In Chris Navas’ narrative, a cascade of coincidences leads an academically apathetic young man to earn a spot at Dartmouth University’s medical school. The story begins when Navas, a high school dropout who holds a day job building boilers, signs up for a 200-level “behavioral neuroscience” class—simply because it works for his schedule. Normally a “do just what it takes to pass” kind of student, Navas didn’t expect to be good at neuroscience. Nevertheless, he found himself captivated by the teacher’s descriptions of breakthrough neuroscientific research and began reading unassigned chapters in the text. Before long, Navas had secured a spot in the honors neuroscience program and was working at a lab that studies learning and memory. He will begin medical school at Dartmouth this fall.
Navas explains his fortune as a force of luck. “The mentors made the difference,” he said, according to The New York Times. “I was just some kid working in a boiler company. I had no vision of becoming a doctor. I got lucky, over and over.”
Navas’ story certainly suggests fate played a hand in his scholastic path. After all, Navas signed up for “behavioral neuroscience” on a whim, without plans to become a doctor or a neuroscience major… without even particular interest in the topic! But, since there’s no lesson in luck, I’d prefer to highlight aspects of agency in Navas’ tale.
Chris Navas strikes me as a person who not only is tremendously brave, but also delves heart and soul into the activities he enjoys. As The New York Times explains, post-high-school, Navas had no plan. He picked up work as a secretary at a refrigeration company. One day all the mechanics were out, so Navas’ boss sent him to fix a broken refrigerator. Navas rose to the occasion, undaunted by his lack of training in refrigeration mechanics. He took school lightly because it wasn’t his thing, and didn’t worry too much about the future. Instead, he worked fervently at bodybuilding, his passion. When he became aware of his fascination with neuroscience, he pursued it relentlessly. He didn’t tell himself it was too late, dwell upon past mistakes, or focus on competition that lay ahead. He just did it because he loved it.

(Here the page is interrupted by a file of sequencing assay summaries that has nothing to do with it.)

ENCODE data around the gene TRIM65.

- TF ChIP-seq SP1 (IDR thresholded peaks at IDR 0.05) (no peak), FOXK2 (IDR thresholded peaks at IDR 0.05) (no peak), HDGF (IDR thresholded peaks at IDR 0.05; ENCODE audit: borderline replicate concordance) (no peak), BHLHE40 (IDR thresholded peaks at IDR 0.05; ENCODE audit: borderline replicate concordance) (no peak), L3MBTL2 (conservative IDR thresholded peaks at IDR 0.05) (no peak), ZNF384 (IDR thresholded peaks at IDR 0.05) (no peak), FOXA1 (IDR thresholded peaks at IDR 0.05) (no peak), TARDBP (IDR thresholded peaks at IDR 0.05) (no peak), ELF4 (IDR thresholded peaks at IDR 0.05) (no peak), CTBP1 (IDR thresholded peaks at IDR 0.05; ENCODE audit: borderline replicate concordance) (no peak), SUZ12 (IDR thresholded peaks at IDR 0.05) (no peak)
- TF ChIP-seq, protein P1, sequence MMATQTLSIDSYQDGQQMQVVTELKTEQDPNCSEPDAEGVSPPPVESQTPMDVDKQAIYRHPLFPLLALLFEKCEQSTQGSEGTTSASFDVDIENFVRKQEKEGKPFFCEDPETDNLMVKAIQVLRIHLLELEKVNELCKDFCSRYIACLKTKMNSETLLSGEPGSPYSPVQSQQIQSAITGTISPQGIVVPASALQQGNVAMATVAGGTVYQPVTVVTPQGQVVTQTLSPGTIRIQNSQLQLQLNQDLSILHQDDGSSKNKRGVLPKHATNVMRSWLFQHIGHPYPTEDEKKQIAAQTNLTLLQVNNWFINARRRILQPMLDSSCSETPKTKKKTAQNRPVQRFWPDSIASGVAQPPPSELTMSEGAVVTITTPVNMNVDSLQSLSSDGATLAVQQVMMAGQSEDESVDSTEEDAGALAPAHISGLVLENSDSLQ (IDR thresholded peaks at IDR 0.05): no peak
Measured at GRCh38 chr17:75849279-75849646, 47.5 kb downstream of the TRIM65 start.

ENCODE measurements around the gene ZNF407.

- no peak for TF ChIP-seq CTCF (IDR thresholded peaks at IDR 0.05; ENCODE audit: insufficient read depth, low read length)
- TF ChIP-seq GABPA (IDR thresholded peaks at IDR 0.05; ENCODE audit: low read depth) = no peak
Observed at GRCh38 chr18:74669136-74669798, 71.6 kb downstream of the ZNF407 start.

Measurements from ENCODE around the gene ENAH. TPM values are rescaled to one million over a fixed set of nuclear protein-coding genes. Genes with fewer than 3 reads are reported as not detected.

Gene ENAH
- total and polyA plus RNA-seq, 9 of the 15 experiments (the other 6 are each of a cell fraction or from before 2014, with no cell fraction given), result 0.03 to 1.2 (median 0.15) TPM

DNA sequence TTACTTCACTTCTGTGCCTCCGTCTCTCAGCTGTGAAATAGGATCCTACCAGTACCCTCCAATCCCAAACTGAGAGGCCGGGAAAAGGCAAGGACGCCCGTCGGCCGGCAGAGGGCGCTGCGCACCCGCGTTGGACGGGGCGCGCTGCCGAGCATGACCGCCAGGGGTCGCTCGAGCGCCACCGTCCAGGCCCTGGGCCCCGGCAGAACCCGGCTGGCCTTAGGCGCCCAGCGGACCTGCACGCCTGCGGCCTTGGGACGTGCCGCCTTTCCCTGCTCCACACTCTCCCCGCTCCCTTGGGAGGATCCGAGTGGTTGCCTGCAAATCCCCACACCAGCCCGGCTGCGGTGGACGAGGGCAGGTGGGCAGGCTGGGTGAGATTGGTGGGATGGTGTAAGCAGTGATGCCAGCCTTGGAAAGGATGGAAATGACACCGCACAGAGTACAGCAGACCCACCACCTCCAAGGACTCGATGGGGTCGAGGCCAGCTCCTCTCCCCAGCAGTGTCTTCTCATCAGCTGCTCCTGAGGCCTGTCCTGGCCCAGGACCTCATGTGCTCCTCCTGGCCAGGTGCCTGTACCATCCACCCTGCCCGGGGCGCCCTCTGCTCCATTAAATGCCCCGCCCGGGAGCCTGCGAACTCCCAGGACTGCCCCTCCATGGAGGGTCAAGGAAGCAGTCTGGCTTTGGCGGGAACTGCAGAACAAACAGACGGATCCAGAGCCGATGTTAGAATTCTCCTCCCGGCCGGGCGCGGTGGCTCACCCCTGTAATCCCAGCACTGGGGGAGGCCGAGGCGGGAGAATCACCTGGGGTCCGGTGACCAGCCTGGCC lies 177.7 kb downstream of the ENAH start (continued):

Similar bravery, passion, and perseverance can be seen in Gac Filipaj. Middle-aged and nearly done with law school, Filipaj was forced to start his life over when he fled Montenegro (then a Yugoslavian republic facing civil war) in 1992. Once in America, Filipaj lived with his uncle in the Bronx, worked as a restaurant busboy, and began to ask after the best schools in NYC. When he learned of Columbia University, he applied for a job.
Filipaj’s native language is Albanian, so his first hurdle as a degree-seeking American was to learn English. Once fluent, he took on the challenge of balancing Ivy-League-level coursework with a fulltime job as a janitor at Columbia. Yahoo! News reports Filipaj regularly pulled all-nighters during exam time or to finish a paper. Then he would go to class, and then to his 2:30–11:00pm shift at work.
Twelve years later, Filipaj donned a cap and gown to receive his bachelor’s degree—with honors—in Roman and Greek classics. In graduating, Filipaj reveals himself as someone who is able to take life as it comes and who won’t be discouraged, no matter the work required nor the magnitude of setback. Ultimately Filipaj would like to attain a master’s degree or a Ph.D. in Roman and Greek classics, so he can teach. For now, he is trying to get a “better job,” perhaps as a supervisor of other custodians.
Filipaj and Navas’ experiences demonstrate the power of hard work, passion, and faith in one’s abilities to trump even the most disheartening circumstances. When you love something and are determined to succeed at it, no task is too hard and no amount of work is too much. In turn, no goal is beyond your reach.
These Key SAT Words are Expertly Identified by Sentia Tutors
Apathetic: marked by lack of interest or concern
Fervent: having or showing great intensity of spirit
Disheartening: very discouraging